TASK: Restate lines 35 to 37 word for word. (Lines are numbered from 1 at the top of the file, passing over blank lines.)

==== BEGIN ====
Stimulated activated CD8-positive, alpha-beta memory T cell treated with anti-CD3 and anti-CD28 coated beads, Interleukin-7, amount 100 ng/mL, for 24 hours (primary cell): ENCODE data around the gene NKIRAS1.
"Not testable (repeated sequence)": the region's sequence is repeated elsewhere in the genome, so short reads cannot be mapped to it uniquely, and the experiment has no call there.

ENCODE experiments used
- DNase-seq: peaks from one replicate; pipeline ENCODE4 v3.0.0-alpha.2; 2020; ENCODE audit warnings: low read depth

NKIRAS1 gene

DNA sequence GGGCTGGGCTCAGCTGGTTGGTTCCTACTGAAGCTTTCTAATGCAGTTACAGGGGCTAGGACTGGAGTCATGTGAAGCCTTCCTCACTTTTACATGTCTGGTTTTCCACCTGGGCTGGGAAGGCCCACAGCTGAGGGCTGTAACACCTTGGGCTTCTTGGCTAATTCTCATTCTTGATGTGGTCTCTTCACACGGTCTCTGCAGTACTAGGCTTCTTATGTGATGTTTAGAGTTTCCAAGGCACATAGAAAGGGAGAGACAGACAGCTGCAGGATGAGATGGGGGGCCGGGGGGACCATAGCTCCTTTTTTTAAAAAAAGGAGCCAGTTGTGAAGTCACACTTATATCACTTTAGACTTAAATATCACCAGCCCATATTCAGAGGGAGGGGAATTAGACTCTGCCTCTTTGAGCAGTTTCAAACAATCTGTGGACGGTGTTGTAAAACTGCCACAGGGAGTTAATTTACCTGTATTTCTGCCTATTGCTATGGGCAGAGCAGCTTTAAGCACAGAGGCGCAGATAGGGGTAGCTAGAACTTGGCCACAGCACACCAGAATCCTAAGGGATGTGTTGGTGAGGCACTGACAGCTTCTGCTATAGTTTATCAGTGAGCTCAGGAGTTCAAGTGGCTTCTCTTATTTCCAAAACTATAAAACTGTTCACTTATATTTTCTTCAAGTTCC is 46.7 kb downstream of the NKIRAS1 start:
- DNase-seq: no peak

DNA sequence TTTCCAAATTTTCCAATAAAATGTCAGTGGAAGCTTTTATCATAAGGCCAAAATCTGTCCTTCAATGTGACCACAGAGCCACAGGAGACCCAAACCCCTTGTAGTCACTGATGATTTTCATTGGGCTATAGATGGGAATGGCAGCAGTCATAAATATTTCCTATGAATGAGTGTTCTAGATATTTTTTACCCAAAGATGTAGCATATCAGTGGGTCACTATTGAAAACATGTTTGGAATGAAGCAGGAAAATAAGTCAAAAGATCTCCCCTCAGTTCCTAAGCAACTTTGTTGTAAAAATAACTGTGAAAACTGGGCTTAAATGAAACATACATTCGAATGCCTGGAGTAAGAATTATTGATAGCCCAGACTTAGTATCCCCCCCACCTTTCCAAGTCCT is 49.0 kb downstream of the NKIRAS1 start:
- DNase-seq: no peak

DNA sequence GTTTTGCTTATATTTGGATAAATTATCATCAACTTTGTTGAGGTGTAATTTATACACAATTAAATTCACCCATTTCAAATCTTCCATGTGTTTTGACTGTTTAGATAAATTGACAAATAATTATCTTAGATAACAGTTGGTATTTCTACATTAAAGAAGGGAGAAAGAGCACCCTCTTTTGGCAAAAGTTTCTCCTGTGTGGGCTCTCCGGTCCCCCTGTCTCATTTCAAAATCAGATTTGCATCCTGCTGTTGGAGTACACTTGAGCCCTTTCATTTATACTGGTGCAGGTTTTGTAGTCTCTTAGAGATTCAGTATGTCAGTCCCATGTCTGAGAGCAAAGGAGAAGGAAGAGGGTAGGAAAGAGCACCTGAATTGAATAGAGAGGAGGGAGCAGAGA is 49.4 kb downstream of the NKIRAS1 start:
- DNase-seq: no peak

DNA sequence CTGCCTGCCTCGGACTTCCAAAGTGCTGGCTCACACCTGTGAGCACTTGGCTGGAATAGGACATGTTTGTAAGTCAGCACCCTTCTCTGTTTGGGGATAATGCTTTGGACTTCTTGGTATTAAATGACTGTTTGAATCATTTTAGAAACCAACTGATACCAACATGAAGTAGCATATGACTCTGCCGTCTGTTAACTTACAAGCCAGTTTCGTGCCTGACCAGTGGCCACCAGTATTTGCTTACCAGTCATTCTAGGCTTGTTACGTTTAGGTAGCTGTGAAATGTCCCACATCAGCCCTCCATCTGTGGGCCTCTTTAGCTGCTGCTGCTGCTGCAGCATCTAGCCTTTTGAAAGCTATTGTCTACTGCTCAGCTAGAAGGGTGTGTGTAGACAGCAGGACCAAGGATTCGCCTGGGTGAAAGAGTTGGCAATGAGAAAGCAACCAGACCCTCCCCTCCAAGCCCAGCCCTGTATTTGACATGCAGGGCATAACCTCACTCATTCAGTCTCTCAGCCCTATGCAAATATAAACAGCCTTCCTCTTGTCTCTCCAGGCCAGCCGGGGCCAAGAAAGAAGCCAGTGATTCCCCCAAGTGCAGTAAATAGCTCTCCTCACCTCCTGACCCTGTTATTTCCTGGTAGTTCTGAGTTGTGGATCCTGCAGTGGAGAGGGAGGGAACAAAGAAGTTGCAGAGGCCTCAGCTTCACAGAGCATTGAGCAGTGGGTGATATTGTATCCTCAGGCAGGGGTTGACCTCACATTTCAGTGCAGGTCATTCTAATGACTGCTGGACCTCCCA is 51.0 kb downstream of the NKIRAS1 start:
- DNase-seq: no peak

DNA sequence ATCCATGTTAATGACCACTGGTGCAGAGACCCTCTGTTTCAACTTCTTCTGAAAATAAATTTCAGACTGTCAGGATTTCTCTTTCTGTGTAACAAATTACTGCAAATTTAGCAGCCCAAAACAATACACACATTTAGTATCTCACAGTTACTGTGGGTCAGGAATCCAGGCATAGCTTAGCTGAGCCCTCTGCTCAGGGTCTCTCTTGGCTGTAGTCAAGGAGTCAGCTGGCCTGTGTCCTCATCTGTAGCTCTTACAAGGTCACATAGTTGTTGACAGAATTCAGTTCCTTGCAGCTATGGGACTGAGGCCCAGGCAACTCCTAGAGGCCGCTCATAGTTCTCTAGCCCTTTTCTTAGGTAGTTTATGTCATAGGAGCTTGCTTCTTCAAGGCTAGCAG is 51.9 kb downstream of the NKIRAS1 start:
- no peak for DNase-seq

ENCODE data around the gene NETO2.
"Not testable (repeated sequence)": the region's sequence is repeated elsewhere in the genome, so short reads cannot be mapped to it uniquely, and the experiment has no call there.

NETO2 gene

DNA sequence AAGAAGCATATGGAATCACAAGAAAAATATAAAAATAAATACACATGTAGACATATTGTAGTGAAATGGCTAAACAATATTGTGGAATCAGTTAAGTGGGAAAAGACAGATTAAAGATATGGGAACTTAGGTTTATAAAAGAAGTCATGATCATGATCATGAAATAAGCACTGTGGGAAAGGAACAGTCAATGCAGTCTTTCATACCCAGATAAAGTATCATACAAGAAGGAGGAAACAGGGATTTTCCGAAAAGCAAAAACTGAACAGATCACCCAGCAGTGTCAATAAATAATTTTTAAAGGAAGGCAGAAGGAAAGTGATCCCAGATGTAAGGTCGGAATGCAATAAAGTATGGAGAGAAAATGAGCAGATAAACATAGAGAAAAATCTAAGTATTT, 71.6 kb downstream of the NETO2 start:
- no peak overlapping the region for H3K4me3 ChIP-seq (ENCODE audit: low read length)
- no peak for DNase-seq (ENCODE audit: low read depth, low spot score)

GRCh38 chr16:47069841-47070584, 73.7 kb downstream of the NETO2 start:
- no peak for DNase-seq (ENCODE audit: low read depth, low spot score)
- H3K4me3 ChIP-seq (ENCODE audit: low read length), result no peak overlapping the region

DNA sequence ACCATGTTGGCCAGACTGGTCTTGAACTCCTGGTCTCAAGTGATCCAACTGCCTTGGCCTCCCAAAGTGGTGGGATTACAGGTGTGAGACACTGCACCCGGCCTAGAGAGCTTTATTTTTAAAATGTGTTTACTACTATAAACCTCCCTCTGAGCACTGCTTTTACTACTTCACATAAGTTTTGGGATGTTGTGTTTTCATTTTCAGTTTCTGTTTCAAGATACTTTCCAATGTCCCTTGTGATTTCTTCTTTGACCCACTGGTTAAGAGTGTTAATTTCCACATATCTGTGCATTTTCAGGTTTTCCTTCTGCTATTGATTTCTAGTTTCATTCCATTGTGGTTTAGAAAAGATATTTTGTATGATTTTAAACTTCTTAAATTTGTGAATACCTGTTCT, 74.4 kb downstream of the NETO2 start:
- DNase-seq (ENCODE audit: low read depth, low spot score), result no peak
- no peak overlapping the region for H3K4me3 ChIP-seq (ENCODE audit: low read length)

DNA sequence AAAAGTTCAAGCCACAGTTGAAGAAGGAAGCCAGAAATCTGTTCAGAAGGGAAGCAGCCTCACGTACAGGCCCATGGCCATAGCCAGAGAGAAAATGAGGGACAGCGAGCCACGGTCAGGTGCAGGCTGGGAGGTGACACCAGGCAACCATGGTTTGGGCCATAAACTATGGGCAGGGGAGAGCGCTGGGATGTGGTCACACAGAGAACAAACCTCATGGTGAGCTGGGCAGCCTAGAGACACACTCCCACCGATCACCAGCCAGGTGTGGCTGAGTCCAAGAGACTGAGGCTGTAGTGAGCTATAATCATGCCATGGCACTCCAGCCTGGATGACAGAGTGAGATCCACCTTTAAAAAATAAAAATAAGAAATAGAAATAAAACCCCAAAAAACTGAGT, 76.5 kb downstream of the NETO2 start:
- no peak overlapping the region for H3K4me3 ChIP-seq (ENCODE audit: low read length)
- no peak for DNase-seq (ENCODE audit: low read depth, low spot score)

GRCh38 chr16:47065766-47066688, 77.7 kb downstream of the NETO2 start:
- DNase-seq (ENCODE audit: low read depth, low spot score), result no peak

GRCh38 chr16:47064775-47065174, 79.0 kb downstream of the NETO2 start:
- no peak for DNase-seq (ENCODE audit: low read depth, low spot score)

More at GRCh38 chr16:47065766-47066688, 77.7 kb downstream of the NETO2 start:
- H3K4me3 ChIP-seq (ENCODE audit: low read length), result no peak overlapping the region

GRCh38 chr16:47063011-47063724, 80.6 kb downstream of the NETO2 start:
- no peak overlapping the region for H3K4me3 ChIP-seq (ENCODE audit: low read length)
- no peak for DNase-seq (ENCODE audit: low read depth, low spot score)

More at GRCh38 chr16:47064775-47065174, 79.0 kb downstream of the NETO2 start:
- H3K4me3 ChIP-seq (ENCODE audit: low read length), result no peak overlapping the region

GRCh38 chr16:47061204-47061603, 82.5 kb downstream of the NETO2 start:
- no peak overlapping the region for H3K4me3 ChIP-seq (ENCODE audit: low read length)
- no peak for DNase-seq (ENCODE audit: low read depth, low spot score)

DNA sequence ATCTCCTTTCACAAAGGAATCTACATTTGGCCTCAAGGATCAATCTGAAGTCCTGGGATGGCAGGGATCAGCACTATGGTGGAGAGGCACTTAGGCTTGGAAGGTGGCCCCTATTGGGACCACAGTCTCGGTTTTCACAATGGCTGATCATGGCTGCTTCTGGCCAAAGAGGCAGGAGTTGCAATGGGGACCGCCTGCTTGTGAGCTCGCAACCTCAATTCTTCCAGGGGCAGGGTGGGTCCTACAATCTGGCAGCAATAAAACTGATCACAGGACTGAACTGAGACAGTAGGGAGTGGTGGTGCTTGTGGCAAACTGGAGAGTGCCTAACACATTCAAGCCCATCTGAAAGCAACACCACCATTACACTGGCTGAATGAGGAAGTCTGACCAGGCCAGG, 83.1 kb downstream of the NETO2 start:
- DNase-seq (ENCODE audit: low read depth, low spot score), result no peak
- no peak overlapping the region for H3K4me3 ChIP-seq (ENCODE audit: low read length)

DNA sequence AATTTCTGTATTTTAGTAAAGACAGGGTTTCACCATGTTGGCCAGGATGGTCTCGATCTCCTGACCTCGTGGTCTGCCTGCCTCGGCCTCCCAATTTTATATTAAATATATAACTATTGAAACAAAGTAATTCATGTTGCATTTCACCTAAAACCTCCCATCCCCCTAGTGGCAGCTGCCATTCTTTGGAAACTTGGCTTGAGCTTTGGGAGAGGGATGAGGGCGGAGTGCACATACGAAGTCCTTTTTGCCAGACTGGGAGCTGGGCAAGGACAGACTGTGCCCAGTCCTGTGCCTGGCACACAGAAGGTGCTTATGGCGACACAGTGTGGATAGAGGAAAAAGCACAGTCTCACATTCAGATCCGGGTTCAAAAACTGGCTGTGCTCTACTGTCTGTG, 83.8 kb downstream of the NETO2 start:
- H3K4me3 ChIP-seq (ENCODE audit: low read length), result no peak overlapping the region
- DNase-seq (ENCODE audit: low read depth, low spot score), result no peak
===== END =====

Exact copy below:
More at GRCh38 chr16:47065766-47066688, 77.7 kb downstream of the NETO2 start:
- H3K4me3 ChIP-seq (ENCODE audit: low read length), result no peak overlapping the region

GRCh38 chr16:47063011-47063724, 80.6 kb downstream of the NETO2 start: